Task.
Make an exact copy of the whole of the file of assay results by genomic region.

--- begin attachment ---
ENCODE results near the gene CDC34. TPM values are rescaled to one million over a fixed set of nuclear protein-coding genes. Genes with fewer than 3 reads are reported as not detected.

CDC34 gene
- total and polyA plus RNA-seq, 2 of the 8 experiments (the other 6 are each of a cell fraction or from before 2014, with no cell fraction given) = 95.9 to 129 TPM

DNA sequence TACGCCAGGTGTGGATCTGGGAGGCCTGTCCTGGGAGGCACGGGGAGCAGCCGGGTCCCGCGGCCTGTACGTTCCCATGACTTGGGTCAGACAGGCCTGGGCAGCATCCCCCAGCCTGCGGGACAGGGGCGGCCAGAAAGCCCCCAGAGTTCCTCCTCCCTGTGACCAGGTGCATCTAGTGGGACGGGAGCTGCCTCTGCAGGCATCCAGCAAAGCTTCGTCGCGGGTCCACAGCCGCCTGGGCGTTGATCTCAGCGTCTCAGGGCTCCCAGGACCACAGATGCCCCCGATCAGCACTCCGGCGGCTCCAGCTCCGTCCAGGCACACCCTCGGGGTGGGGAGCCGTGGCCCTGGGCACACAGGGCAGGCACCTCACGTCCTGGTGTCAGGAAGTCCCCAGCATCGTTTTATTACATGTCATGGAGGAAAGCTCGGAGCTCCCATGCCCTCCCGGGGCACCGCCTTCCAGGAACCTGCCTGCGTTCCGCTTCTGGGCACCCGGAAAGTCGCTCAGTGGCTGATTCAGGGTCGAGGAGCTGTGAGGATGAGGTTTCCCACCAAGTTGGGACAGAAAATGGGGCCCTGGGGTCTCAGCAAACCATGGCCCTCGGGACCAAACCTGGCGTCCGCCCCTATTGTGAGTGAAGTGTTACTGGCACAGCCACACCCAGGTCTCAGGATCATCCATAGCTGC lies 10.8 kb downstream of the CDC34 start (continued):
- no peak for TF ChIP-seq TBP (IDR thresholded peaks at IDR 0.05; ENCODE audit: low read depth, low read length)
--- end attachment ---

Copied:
ENCODE results near the gene CDC34. TPM values are rescaled to one million over a fixed set of nuclear protein-coding genes. Genes with fewer than 3 reads are reported as not detected.

CDC34 gene
- total and polyA plus RNA-seq, 2 of the 8 experiments (the other 6 are each of a cell fraction or from before 2014, with no cell fraction given) = 95.9 to 129 TPM

DNA sequence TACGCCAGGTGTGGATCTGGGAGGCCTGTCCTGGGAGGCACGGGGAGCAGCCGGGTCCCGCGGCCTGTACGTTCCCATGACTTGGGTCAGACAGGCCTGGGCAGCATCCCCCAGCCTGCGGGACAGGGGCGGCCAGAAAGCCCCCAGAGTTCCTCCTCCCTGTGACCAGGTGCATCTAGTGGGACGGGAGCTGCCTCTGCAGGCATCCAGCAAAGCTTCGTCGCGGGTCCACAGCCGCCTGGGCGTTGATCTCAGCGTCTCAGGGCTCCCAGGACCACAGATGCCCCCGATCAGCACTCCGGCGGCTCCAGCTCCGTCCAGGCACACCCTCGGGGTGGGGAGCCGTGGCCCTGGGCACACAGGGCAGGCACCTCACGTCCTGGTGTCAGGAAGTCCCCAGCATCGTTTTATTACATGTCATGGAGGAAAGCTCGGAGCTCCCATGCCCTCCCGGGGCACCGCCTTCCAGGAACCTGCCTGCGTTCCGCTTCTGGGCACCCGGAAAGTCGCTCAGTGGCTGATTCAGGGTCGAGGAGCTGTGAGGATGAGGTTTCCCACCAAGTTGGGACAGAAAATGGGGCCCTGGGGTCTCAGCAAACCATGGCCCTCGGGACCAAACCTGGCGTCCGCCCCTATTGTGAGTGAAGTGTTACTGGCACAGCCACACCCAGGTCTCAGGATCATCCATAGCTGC lies 10.8 kb downstream of the CDC34 start (continued):
- no peak for TF ChIP-seq TBP (IDR thresholded peaks at IDR 0.05; ENCODE audit: low read depth, low read length)